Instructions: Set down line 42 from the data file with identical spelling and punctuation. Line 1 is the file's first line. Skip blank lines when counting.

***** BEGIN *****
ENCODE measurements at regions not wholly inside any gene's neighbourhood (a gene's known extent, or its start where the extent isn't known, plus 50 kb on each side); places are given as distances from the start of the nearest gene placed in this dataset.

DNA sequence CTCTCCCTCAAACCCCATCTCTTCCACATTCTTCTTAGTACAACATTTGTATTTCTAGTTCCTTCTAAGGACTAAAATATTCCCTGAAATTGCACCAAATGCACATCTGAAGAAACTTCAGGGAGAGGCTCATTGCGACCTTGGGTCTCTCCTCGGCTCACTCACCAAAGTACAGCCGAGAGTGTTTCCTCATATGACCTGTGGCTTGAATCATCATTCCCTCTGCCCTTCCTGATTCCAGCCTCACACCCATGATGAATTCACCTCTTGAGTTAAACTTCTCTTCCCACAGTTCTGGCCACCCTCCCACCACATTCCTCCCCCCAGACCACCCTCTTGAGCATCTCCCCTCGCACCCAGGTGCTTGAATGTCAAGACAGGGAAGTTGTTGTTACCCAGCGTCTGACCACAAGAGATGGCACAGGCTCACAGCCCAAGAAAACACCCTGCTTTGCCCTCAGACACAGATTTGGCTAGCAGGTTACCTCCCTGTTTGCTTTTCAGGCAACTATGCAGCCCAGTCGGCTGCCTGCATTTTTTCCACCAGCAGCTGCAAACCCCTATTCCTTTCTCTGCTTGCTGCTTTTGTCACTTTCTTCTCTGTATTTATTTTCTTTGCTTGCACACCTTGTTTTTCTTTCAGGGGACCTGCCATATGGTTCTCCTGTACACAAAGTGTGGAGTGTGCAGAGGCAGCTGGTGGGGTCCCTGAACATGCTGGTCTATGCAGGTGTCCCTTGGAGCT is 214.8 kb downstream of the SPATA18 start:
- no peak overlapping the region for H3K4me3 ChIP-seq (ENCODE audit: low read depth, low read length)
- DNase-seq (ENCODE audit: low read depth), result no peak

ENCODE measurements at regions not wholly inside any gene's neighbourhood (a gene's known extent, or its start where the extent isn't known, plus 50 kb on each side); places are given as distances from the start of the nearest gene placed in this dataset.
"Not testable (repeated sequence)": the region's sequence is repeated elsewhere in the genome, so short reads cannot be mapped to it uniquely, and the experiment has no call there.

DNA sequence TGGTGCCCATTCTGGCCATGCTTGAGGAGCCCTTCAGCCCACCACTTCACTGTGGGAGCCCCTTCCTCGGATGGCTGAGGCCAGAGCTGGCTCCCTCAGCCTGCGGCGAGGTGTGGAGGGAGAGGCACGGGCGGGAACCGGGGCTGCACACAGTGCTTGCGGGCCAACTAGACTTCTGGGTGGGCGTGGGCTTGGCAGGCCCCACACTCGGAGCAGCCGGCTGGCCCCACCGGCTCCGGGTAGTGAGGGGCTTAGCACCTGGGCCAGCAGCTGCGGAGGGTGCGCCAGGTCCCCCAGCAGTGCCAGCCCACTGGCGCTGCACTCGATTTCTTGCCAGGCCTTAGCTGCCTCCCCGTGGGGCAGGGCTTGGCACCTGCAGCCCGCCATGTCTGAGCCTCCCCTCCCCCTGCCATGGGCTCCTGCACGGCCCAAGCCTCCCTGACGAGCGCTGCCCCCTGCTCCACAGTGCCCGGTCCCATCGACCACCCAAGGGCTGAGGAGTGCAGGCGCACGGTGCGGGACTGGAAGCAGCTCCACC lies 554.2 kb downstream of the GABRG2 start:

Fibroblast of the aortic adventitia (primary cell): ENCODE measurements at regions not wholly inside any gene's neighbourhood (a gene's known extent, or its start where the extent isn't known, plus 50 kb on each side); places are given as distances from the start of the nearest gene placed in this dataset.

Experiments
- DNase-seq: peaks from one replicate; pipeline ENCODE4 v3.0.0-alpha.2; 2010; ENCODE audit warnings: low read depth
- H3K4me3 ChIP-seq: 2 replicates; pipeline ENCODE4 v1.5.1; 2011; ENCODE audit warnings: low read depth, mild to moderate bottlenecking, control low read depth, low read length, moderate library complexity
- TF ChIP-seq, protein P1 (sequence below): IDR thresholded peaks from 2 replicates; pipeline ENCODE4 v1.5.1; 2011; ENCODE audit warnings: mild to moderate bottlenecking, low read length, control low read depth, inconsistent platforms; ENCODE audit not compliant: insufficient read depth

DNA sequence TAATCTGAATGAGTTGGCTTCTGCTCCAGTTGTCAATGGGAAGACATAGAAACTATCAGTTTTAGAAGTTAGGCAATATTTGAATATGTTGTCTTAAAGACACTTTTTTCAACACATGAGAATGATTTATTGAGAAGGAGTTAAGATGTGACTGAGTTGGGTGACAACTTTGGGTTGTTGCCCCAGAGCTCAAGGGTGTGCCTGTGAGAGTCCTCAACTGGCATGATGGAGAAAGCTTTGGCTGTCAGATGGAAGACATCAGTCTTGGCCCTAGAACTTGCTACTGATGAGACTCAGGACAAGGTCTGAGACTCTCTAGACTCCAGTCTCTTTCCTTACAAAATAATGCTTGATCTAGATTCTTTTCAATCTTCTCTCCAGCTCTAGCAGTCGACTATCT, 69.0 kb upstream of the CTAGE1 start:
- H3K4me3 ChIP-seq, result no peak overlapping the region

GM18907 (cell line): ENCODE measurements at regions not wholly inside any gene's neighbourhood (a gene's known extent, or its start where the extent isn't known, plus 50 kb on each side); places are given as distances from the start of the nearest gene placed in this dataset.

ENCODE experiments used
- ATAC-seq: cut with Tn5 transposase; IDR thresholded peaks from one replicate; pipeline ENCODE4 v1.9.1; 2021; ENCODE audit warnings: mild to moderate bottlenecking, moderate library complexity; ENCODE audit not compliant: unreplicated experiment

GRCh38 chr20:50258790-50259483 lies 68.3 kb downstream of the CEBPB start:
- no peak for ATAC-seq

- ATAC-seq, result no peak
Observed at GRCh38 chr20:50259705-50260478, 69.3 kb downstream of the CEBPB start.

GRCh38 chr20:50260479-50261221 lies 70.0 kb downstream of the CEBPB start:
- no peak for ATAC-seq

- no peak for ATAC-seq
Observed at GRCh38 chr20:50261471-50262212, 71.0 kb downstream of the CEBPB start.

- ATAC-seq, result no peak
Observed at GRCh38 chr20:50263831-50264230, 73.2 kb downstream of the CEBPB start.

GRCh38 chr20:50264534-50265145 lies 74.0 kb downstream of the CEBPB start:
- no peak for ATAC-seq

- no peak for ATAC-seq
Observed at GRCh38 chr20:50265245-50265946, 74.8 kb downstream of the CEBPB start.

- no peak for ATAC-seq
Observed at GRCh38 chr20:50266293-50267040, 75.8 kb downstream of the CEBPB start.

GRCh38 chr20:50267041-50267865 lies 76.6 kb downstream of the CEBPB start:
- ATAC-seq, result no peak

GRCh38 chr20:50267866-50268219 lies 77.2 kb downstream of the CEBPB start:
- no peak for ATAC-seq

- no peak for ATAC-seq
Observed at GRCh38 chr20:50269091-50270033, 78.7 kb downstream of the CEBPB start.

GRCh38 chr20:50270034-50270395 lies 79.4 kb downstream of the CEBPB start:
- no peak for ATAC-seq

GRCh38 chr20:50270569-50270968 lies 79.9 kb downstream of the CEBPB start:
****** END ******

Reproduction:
GRCh38 chr20:50270569-50270968 lies 79.9 kb downstream of the CEBPB start: